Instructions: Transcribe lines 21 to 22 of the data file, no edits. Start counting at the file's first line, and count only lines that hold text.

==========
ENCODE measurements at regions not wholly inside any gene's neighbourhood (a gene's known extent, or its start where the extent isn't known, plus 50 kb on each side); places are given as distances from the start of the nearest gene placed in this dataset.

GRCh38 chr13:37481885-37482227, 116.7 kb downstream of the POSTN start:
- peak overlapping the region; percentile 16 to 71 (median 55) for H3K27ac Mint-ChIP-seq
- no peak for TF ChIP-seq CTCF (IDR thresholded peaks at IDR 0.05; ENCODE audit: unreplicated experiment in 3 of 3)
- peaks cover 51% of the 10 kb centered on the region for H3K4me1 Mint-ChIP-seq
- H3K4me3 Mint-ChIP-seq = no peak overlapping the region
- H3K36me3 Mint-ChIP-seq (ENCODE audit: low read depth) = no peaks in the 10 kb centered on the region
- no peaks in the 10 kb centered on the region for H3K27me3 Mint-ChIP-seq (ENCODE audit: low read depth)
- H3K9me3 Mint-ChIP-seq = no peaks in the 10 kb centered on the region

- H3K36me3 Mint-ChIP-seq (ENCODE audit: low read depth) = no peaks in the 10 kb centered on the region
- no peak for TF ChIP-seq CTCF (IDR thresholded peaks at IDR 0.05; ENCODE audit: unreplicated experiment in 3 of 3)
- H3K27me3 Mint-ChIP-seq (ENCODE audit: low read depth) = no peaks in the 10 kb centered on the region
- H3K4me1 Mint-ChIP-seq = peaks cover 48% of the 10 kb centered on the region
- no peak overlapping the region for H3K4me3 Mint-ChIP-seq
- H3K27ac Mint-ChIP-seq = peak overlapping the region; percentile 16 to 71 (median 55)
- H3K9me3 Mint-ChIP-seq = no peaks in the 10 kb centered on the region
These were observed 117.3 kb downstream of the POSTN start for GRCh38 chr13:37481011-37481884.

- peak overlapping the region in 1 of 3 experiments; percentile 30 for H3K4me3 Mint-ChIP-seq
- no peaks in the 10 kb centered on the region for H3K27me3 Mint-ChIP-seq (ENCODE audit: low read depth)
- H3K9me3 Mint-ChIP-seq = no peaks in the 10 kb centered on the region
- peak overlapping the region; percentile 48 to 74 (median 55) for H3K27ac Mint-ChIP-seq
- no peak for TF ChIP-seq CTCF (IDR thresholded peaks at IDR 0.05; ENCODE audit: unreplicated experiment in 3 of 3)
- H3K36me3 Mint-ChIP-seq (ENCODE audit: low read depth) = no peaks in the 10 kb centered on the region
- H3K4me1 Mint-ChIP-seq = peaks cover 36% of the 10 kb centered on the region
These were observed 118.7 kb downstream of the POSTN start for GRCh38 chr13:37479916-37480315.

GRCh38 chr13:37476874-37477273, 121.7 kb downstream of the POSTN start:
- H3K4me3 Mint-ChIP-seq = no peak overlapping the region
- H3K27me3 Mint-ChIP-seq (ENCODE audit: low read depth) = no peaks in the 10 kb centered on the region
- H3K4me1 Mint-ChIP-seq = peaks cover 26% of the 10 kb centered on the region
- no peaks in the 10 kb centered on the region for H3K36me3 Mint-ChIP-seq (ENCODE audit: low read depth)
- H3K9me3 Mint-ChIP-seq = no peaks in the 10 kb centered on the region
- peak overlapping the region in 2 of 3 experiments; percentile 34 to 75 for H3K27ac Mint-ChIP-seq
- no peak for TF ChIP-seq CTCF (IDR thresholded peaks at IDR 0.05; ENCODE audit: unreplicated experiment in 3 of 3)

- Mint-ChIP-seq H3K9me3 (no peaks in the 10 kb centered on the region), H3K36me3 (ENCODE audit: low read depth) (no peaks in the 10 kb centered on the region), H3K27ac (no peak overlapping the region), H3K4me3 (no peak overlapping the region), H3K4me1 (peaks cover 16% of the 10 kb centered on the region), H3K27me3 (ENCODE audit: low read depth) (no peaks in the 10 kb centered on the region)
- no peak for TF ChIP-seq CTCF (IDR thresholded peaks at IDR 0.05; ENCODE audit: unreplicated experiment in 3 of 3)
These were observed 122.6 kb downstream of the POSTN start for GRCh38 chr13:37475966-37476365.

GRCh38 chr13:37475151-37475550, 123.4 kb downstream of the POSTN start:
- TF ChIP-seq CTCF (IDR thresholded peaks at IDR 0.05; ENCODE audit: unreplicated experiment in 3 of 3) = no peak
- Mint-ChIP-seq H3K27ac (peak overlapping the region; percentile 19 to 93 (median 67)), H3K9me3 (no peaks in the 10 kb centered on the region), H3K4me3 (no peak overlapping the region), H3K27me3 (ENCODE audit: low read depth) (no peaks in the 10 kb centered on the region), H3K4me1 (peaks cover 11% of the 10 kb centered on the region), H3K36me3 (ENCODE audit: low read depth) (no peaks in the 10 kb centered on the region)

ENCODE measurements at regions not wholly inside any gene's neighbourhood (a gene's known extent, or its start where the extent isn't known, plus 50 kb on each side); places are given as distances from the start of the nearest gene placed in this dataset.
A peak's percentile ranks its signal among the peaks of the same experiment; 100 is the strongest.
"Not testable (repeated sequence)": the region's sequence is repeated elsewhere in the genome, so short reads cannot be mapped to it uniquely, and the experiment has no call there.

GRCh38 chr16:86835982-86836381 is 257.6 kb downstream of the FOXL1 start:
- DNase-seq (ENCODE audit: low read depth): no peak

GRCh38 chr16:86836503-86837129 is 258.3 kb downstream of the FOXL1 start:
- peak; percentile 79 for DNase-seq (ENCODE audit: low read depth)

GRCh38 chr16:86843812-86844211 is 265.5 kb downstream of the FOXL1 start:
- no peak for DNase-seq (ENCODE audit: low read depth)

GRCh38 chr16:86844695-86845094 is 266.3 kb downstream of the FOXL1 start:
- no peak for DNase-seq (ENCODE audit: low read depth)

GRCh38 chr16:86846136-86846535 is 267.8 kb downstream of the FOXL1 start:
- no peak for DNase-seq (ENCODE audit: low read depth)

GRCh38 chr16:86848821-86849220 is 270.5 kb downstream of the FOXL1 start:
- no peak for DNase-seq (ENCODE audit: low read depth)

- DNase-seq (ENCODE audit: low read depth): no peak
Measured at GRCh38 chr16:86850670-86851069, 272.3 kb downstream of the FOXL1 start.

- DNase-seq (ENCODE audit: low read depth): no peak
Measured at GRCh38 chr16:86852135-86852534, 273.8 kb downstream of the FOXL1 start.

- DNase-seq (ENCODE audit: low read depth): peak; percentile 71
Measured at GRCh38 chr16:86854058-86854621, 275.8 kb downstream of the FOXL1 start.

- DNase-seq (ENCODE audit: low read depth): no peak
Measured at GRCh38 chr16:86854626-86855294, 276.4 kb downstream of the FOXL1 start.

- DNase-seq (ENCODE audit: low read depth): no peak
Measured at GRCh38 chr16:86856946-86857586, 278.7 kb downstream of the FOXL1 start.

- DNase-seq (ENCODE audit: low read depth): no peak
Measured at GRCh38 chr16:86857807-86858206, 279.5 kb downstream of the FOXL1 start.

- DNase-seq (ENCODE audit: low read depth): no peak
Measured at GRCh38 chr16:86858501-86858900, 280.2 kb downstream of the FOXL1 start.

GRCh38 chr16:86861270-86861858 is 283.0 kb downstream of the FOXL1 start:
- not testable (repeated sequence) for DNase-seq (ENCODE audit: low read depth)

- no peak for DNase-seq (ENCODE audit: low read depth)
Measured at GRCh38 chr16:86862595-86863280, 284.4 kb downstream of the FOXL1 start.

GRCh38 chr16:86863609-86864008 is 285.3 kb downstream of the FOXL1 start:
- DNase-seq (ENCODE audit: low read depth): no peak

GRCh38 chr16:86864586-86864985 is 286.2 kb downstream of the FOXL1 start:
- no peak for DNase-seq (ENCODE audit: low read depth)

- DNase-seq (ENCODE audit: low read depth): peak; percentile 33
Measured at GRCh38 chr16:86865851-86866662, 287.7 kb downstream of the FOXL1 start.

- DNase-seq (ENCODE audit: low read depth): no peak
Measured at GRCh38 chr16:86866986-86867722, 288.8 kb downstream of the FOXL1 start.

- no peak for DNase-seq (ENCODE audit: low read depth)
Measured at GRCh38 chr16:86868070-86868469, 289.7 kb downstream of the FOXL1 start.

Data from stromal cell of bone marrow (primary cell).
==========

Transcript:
- peak overlapping the region; percentile 48 to 74 (median 55) for H3K27ac Mint-ChIP-seq
- no peak for TF ChIP-seq CTCF (IDR thresholded peaks at IDR 0.05; ENCODE audit: unreplicated experiment in 3 of 3)